One crucial lesson Christine learned from screenwriters is not to use too much exposition and to write obvious explanations to get ideas across. “People don't want that, so don't dumb things down too much because you don't have a TV screen to convey your idea — trust that the audience is smart.”

Private Affairs also takes advantage of the medium and often leans into sound to conjure images of locations and scenes. During the scriptwriting process, Christine includes sound design notes to communicate ideas for the sound designer, Jerry Agbinya, to add in post-production, but flags, “Nothing is set in stone. Sometimes what you think will sound nice in your head, once you hear it, you're like, oh, that's terrible — so it's a collaboration between the two of us.”

Fundamentally, when sitting down to write a script, Christine says, “I just think to myself, what do I want to listen to? What haven't I heard discussed? And I start writing that. I think part of it is just a product of reading a lot of books. I really do think that reading has made me a better writer.” 

On Casting For Audio Fiction

Audio fiction scripts need to be brought to life by a cast of actors, so finding the perfect voices of your characters is a vital piece of the puzzle. When casting actors, there’s a huge advantage in knowing the writing inside out, Christine notes, “I know the characters so well, going into casting I already had a strong sense of what I wanted in terms of the voice and the emotional range.”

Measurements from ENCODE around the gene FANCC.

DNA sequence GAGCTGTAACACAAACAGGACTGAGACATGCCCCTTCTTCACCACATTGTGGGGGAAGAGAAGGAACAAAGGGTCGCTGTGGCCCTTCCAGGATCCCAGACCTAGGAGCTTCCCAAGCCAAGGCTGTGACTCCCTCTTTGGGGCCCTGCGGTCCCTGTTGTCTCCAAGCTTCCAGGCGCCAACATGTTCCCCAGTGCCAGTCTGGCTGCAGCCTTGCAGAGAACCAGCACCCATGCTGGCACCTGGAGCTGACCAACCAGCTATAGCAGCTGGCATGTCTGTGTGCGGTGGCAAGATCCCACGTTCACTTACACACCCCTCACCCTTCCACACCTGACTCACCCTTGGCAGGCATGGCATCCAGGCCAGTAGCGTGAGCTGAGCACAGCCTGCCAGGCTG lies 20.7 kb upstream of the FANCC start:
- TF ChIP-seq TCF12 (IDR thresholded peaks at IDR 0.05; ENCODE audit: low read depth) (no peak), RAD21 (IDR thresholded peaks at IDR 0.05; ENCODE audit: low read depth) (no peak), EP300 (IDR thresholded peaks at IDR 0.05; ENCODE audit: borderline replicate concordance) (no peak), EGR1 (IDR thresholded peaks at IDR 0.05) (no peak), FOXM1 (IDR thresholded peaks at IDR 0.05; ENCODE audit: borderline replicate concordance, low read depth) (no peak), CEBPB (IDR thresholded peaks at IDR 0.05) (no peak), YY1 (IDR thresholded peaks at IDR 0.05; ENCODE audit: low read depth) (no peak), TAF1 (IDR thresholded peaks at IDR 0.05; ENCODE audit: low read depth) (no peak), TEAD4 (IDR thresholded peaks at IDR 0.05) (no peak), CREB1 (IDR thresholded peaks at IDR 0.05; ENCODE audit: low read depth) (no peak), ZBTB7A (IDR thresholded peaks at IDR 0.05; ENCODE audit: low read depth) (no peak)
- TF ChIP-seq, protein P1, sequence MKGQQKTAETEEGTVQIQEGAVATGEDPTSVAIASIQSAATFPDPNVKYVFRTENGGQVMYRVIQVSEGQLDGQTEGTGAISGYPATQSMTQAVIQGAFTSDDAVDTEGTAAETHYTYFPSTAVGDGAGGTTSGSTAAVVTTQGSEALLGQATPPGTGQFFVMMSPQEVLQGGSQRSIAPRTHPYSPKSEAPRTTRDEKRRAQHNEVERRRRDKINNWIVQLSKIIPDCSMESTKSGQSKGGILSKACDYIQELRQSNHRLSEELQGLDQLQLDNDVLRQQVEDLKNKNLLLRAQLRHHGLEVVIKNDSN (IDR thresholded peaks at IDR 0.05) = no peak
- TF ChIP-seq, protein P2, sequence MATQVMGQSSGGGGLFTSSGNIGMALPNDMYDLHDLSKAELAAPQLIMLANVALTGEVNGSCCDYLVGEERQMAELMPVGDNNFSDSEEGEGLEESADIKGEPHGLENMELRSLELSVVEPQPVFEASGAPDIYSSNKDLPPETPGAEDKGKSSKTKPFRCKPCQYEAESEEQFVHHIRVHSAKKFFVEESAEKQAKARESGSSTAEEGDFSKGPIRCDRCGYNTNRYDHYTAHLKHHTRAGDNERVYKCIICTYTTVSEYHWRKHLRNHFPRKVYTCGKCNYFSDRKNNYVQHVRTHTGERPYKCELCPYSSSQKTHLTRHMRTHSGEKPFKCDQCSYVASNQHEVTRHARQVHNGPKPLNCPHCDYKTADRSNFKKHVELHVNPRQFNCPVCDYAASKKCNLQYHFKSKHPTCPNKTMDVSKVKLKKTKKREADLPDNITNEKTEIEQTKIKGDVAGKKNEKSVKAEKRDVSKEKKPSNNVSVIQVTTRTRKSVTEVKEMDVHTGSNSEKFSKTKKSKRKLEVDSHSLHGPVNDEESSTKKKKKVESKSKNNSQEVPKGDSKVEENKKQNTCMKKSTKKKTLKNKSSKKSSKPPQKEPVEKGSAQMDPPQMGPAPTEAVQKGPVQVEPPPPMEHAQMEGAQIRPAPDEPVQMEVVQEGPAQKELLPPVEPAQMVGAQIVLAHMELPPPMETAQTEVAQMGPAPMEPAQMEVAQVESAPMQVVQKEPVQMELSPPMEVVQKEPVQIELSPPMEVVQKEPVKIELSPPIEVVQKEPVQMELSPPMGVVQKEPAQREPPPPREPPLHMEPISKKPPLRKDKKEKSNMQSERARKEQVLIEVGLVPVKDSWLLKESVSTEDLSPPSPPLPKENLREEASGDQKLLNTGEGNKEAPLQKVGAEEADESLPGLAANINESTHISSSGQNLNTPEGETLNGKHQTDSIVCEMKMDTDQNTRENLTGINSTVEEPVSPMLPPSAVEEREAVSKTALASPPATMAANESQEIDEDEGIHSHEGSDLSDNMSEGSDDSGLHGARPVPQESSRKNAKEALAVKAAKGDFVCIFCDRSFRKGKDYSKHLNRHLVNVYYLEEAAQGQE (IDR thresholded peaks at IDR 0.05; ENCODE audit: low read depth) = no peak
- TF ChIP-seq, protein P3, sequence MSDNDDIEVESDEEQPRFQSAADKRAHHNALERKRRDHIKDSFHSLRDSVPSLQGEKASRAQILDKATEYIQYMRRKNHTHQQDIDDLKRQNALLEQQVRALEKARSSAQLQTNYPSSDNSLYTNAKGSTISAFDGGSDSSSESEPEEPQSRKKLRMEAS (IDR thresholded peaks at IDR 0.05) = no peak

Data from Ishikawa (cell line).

However, the audition process is the make-or-break moment for knowing whether an actor is a right fit for the role.  Christine explains, “I picked a scene where it would require them to have some emotional gear shifts”, she then evaluates, “Can they interpret that? Something has changed within the scene and they need to respond appropriately. And then I also like to go through the scene again with my feedback, to see if the actor can adjust and take direction.”

Considering the actor’s motivation for wanting to take part in the project is also valuable to Christine, “It's a very personal story. I put a lot of myself into it, so I want to bring on people who will treat it with care.”